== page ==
One of the problems of Mitchell's interpretation is that he is projecting backward rules of drama and narrative fiction that Gilgamesh predates. He praises the economy of the poet for passages that simply were important to the narrative demands of the time. He constructs an internal narrative logic for Gilgamesh that does not exist, and looks for Greek notions of drama and storytelling which the Babylonians didn't realize they were supposed to provide for our modern eyes. For example, the attack on Humbaba, Mitchell says rightly, is the sort of daring-do heroes are supposed to risk.

But one can make a case that our heroes pay not for the slaying of Humbaba, but because they killed the Bull of Heaven. The gods, which assisted in the death of Humbaba, must be appeased after the insult of killing the bull.
Another problem is that Mitchell also projects backwards in time a flimsy humanistic philosophy with traces of suitably secular spirituality. He finds much that is commendable in Gilgamesh's refreshingly sexual frankness, which predates Judeo-Christian morality, but ignores the obviously exploitative nature of temple prostitution worship rites. He is simultaneously celebratory over Gilgamesh and Enkidu's pretensions of male superiority, but squeamish when they behave as Babylonian alpha males and not as humanistic milquetoasts. He appends at the end of the text the idea that Gilgamesh is somehow wiser for his travels, with "a wisdom that is impartial, humorous, civilized, sexual, irreverent, skeptical of moral absolutes, delighted with the things of this world..."
Where to begin with this? What about Gilgamesh's own words, upon losing the plant of renewed youth, the antidote to the fear of death, when he tells Urshanabi that "I have gained no benefit for myself?" Of course Gilgamesh is sexual, but it is not a self-satisfied modern enlightened sexuality of equality but one involving the will of the king, who at the poem's beginning was a tyrant. Skeptical of moral absolutes? One wonders if Mitchell means those inconvenient Judeo-Christian morals, through which we tend to see everything in modern life, or the moral absolutes of the poem's era, which largely deal once again with the will of the king and the capricious will of the gods. I don't know Mitchell, but I might take a guess that his conclusion says more about how he views himself than the wisdom Gilgamesh has gathered as a result of his travels.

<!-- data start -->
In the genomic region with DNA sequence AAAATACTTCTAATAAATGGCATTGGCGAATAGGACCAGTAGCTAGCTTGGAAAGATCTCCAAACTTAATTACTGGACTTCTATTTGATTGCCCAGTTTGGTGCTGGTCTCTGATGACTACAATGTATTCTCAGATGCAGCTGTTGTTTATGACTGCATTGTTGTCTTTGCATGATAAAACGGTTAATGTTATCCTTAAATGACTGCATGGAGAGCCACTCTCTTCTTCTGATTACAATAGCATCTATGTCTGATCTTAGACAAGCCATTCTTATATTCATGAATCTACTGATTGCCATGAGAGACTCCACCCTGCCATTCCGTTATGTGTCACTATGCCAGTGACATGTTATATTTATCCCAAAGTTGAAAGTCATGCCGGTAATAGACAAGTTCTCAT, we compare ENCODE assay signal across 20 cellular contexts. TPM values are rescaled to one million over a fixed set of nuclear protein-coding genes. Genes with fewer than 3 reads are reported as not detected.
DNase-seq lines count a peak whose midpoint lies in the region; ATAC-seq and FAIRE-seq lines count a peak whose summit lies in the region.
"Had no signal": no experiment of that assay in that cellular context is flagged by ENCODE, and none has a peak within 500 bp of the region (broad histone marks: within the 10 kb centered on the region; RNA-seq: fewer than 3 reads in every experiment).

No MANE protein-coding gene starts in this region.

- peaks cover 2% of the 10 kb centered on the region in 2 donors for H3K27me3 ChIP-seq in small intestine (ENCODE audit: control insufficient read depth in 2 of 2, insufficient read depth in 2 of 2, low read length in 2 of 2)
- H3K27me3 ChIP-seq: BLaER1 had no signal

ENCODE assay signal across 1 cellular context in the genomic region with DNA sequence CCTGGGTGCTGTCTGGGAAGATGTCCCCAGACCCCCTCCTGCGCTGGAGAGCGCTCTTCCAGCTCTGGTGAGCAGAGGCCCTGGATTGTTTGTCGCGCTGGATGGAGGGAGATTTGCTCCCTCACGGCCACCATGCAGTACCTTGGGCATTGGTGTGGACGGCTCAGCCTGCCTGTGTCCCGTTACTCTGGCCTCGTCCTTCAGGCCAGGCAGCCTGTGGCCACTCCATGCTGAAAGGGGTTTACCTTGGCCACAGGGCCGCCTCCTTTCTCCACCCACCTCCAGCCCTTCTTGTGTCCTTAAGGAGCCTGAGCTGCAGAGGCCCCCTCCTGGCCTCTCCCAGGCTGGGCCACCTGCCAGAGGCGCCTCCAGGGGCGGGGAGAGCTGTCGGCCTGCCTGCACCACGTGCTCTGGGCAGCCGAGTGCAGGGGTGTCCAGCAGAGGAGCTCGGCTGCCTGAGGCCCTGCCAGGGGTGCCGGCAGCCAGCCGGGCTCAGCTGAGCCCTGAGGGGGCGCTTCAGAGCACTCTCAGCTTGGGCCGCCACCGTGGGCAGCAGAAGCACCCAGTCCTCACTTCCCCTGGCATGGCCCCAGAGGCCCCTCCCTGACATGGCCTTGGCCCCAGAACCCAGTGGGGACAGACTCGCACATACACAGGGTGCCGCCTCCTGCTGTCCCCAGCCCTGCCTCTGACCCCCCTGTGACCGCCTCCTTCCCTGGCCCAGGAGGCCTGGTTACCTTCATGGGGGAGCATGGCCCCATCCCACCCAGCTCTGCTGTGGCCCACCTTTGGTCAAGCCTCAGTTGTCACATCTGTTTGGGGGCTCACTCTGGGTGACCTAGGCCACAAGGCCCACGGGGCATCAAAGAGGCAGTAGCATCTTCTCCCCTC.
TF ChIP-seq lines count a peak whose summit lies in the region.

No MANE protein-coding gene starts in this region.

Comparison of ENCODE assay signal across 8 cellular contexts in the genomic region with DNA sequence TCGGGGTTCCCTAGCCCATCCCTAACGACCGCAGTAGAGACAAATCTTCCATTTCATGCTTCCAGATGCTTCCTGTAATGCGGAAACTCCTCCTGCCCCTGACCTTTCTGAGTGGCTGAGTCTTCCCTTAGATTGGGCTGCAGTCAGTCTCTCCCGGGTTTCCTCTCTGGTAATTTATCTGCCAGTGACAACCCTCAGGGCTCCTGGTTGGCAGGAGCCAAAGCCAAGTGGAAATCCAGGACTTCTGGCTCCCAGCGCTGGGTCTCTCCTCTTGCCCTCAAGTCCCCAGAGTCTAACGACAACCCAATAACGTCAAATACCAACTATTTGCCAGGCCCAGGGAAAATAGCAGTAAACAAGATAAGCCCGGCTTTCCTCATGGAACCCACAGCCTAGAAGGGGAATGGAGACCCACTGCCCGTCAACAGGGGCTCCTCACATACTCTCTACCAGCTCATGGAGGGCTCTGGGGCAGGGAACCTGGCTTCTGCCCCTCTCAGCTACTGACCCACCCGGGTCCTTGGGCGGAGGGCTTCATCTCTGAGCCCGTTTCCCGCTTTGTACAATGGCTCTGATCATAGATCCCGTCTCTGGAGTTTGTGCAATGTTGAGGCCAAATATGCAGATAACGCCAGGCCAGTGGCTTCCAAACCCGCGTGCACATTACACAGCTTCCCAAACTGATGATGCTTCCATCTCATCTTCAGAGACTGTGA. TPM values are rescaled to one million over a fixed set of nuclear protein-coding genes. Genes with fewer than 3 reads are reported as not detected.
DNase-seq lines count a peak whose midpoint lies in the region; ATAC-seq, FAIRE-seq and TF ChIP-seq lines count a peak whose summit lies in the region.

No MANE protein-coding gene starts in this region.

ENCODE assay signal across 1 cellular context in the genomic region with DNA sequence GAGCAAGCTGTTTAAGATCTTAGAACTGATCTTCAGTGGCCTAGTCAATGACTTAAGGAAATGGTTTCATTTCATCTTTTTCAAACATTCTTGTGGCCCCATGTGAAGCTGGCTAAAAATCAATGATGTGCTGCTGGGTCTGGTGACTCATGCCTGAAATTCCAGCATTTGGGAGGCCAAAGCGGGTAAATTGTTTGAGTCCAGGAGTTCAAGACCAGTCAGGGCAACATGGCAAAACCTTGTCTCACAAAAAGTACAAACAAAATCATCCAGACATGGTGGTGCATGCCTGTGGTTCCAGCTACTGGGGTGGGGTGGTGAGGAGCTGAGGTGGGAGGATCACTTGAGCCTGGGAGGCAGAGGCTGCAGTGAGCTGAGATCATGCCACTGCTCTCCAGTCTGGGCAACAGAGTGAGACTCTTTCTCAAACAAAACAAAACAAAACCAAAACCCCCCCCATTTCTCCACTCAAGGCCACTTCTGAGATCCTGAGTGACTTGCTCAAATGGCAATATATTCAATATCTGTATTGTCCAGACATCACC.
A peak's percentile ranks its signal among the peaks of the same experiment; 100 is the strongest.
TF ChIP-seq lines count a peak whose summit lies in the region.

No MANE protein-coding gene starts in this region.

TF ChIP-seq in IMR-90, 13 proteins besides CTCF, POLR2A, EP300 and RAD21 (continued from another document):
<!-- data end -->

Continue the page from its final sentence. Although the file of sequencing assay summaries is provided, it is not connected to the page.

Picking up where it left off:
Herbert Mason's translation of Gilgamesh, for example, ends with the monarch's return to Uruk and his realization that the people will not share in his sorrow. When he asks a blind man if he had ever heard the name Enkidu, the man shrugs and turns away. This is the bleak wisdom of Gilgamesh and the world he documented, a world without Christ, where life is fleeting, as is glory, as is hope.

Set Your Fields on Fire

The award-winning novel by William Thornton
Available now

Some of the coverage of "Set Your Fields on Fire"

 You can order "Set Your Fields on Fire"for $14.99 through Amazon here.
It's also available on Kindle at $3.99 through Amazon here.
Read an interview I did with on the book here.   
Here's my appearance on the Charisma Network's CPOP Podcast. 
Here's an interview I did with The Anniston Star on the book. 
Shattered Magazine wrote a story about the book here. 
The Alabama Baptist wrote about the book here.
This piece appeared in the Marietta (Ga.) Daily Journal.
Here's the write-up from The Birmingham Times.
Read a story for Village Living here.
This story appeared in The Trussville Tribune and this video.
Here's my appearance on East Alabama Today.
Story and video from WBRC Fox6 here. 
Here's the write-up in The Gadsden Times on the book.
Read a piece I wrote for WestBow Press about writing the book here.
A piece about some inspiring works for me.
This is another interview with the fleegan book blog here.